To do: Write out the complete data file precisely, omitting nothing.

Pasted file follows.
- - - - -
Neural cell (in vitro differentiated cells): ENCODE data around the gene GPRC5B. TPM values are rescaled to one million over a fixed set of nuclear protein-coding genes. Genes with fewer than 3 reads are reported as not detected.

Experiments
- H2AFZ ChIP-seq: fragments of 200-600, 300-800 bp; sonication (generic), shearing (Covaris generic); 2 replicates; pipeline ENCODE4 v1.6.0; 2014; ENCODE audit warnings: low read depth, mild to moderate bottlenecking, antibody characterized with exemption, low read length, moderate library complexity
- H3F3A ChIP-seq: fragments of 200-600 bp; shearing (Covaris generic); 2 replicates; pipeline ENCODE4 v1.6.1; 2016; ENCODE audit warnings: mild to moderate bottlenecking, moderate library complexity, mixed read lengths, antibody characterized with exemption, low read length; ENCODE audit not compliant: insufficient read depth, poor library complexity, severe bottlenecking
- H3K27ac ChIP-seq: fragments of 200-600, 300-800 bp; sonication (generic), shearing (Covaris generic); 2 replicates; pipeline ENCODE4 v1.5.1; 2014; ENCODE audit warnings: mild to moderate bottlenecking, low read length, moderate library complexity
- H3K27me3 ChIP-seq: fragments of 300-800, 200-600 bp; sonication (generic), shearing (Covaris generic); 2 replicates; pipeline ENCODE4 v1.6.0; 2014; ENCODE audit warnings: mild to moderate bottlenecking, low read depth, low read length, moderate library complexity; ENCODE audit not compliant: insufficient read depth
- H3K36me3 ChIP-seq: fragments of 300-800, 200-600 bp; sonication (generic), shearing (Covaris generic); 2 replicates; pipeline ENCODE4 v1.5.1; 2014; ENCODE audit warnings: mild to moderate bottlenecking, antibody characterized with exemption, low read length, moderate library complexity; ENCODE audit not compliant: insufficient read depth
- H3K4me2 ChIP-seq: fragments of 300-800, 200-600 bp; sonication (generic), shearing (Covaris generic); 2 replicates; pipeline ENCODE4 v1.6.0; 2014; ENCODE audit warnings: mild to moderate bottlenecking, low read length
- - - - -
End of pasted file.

Neural cell (in vitro differentiated cells): ENCODE data around the gene GPRC5B. TPM values are rescaled to one million over a fixed set of nuclear protein-coding genes. Genes with fewer than 3 reads are reported as not detected.

Experiments
- H2AFZ ChIP-seq: fragments of 200-600, 300-800 bp; sonication (generic), shearing (Covaris generic); 2 replicates; pipeline ENCODE4 v1.6.0; 2014; ENCODE audit warnings: low read depth, mild to moderate bottlenecking, antibody characterized with exemption, low read length, moderate library complexity
- H3F3A ChIP-seq: fragments of 200-600 bp; shearing (Covaris generic); 2 replicates; pipeline ENCODE4 v1.6.1; 2016; ENCODE audit warnings: mild to moderate bottlenecking, moderate library complexity, mixed read lengths, antibody characterized with exemption, low read length; ENCODE audit not compliant: insufficient read depth, poor library complexity, severe bottlenecking
- H3K27ac ChIP-seq: fragments of 200-600, 300-800 bp; sonication (generic), shearing (Covaris generic); 2 replicates; pipeline ENCODE4 v1.5.1; 2014; ENCODE audit warnings: mild to moderate bottlenecking, low read length, moderate library complexity
- H3K27me3 ChIP-seq: fragments of 300-800, 200-600 bp; sonication (generic), shearing (Covaris generic); 2 replicates; pipeline ENCODE4 v1.6.0; 2014; ENCODE audit warnings: mild to moderate bottlenecking, low read depth, low read length, moderate library complexity; ENCODE audit not compliant: insufficient read depth
- H3K36me3 ChIP-seq: fragments of 300-800, 200-600 bp; sonication (generic), shearing (Covaris generic); 2 replicates; pipeline ENCODE4 v1.5.1; 2014; ENCODE audit warnings: mild to moderate bottlenecking, antibody characterized with exemption, low read length, moderate library complexity; ENCODE audit not compliant: insufficient read depth
- H3K4me2 ChIP-seq: fragments of 300-800, 200-600 bp; sonication (generic), shearing (Covaris generic); 2 replicates; pipeline ENCODE4 v1.6.0; 2014; ENCODE audit warnings: mild to moderate bottlenecking, low read length